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MailTribune.com
  • No do-overs: Death is so very permanent

  • Ten years ago this month, my friend, Jane, lost her only nephew, Aaron, when he attempted to ski down a large glacier in Alaska and plummeted to his death. During the tragic aftermath, a phrase I heard repeatedly was, "Well, at least he died doing what he loved most."
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  • Ten years ago this month, my friend, Jane, lost her only nephew, Aaron, when he attempted to ski down a large glacier in Alaska and plummeted to his death. During the tragic aftermath, a phrase I heard repeatedly was, "Well, at least he died doing what he loved most."
    I hate that sentence and I cringe whenever I hear it.
    I know it's meant to be consoling, but it doesn't really help the parents who lost their only son, the grandparents who lost their only grandchild, the young girl who lost her only sibling or the girlfriend who still grieves for him.
    The English poet John Donne wrote a poem called "No Man Is An Island." That line becomes particularly meaningful when the world loses a vibrant, talented, beloved young person with a huge circle of friends and family who are still missing him a decade later.
    Those who knew Aaron remember him as one who loved anything that increased his adrenalin level. As a child, he begged his father to read scary stories to him at night. As a teenager he loved nothing more than skiing down a diamond run at Lake Tahoe. He had been injured several times before. Taking risks was part of who he was. He did, in fact, lose his life by doing what he loved most. And yet €¦ how very unfair it is for those left behind.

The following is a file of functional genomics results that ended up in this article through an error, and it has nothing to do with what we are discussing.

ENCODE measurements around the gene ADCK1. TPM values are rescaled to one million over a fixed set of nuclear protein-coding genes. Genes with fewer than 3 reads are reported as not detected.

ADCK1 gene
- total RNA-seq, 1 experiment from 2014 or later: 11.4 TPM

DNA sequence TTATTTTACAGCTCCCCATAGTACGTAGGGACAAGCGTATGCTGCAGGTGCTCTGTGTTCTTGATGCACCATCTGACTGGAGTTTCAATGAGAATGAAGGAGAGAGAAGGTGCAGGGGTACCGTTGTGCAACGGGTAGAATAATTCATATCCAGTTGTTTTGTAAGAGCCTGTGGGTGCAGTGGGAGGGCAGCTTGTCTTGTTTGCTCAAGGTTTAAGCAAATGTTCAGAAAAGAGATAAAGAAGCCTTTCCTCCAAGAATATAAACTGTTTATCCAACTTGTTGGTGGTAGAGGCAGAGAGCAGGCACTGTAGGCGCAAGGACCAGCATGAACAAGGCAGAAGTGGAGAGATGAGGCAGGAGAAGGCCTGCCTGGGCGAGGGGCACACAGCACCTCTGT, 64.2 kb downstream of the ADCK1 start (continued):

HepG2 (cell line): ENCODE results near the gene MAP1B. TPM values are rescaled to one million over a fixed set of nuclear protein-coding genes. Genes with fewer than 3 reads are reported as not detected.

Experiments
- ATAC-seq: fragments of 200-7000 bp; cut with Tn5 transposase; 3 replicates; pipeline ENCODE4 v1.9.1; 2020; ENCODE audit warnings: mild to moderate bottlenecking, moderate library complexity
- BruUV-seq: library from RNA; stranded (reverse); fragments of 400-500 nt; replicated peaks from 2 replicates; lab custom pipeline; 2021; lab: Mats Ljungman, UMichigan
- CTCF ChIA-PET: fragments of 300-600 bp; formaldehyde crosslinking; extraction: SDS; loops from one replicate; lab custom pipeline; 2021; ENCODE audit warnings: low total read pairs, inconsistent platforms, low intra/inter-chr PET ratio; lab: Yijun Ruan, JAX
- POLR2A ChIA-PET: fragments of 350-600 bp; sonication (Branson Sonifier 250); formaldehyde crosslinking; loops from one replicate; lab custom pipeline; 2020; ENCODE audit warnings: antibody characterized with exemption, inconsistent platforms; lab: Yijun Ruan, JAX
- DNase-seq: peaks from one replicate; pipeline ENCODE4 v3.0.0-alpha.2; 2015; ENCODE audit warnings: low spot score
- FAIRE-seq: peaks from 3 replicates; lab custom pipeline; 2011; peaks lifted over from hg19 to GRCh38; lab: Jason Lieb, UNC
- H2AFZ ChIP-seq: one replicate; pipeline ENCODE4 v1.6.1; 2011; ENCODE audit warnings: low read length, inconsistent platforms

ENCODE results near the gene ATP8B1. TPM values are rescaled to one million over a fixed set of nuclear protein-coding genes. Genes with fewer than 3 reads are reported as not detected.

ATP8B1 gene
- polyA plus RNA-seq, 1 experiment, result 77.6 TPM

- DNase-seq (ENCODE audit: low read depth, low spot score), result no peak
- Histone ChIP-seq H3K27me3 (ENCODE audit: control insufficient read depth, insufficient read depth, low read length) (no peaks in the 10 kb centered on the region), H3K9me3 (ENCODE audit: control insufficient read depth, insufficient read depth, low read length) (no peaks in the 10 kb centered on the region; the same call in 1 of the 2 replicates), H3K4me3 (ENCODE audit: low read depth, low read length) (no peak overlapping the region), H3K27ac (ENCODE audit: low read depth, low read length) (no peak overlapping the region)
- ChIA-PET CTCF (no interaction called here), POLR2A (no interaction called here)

I often wonder about those people, especially the ones who are parents, who choose to climb Mount Everest, knowing the high percentage of climbers who die on that trek. They seem to believe it isn't going to happen to them. That they are more cautious, or better climbers or have some guardian angel watching over them. It's hard for me to grasp the idea that the thrill they are seeking takes precedence over the possibility of disaster.
    I wonder to myself whether Aaron, if he had the chance to do it all over again, knowing what happened, would have opted to stay off the mountain that day. But that's the problem with death. It is so very permanent. You don't get any do-overs. You can't take it back.
    Of course, I've heard the argument that you take risks every day when you get into your car and drive to work, and I know that's true. There are some things you have to do. There's no getting around it. But you take precautions: maintain a safe vehicle, keep to the speed limit, wear a seatbelt. It seems to me that the world is treacherous enough without doing something so risky that you intentionally put your life in danger.
    The thing is, it's not just your life. Your death profoundly impacts all of those around you. Can the thrill of being the first person to ski down a particular glacier possibly be worth the consequences?
    So don't say, "He died doing what he loved most," to me. Heroin users also die doing what they love most, and no one pats them on the back. It's not a valid excuse for bringing devastation to those you love.
    Darlene Ensor lives in Jacksonville.
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